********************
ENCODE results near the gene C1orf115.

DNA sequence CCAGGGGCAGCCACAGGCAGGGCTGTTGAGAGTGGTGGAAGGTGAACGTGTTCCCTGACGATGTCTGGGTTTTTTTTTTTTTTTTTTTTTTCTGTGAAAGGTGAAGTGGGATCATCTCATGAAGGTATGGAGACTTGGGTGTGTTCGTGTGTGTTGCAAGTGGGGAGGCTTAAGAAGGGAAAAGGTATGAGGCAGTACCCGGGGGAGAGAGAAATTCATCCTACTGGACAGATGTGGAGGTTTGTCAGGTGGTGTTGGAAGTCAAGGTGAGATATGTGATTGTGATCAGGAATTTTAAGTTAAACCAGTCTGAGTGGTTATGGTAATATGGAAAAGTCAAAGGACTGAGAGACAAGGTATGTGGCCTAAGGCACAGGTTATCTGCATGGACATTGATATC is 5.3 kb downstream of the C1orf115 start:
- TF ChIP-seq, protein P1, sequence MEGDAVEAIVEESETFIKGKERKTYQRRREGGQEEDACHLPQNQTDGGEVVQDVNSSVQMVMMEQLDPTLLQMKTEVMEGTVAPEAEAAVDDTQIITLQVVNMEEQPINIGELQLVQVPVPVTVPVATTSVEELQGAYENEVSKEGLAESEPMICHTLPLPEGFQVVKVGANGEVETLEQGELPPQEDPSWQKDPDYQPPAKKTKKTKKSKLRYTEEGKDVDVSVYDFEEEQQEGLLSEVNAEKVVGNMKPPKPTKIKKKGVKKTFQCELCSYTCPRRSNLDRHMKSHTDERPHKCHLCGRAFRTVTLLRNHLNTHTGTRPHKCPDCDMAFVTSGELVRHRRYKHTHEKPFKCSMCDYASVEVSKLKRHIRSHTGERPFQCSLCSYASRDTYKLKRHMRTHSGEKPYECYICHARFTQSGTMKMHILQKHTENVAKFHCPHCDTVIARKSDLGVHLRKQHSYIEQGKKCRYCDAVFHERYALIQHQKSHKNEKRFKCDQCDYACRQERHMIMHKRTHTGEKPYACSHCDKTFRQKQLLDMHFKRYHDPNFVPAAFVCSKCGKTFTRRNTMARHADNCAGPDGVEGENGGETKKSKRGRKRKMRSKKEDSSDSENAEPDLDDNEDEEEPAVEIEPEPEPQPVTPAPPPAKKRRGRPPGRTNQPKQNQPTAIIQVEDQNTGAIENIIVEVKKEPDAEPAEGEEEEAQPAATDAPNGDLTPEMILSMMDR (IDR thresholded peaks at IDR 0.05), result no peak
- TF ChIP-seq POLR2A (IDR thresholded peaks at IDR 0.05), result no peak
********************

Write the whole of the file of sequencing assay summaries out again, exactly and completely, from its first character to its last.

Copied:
ENCODE results near the gene C1orf115.

DNA sequence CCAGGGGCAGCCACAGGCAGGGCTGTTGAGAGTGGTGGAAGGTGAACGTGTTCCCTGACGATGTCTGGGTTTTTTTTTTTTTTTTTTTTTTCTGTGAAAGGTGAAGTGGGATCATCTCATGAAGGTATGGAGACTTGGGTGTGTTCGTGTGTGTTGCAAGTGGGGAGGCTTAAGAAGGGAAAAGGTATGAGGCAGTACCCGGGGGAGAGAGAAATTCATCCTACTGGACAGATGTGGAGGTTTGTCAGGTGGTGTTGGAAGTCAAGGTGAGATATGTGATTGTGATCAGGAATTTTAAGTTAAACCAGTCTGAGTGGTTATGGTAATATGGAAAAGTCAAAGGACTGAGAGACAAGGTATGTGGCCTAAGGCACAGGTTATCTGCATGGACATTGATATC is 5.3 kb downstream of the C1orf115 start:
- TF ChIP-seq, protein P1, sequence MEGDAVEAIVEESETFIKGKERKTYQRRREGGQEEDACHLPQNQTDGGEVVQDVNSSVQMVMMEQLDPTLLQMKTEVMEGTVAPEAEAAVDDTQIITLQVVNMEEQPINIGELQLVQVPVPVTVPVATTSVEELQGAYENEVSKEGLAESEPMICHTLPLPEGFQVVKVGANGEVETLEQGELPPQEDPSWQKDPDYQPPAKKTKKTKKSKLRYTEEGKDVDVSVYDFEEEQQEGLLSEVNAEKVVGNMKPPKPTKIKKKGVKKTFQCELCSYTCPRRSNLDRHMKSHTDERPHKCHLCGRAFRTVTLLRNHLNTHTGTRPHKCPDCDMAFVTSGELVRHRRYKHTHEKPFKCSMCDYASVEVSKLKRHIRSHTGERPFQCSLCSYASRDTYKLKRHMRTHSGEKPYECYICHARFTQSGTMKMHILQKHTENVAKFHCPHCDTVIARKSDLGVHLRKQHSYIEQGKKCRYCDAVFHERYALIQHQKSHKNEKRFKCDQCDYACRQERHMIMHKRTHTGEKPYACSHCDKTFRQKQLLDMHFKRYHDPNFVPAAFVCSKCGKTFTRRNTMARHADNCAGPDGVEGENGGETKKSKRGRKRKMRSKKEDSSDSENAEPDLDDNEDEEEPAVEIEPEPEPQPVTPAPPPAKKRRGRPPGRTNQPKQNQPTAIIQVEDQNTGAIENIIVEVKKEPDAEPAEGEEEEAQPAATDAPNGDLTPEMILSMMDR (IDR thresholded peaks at IDR 0.05), result no peak
- TF ChIP-seq POLR2A (IDR thresholded peaks at IDR 0.05), result no peak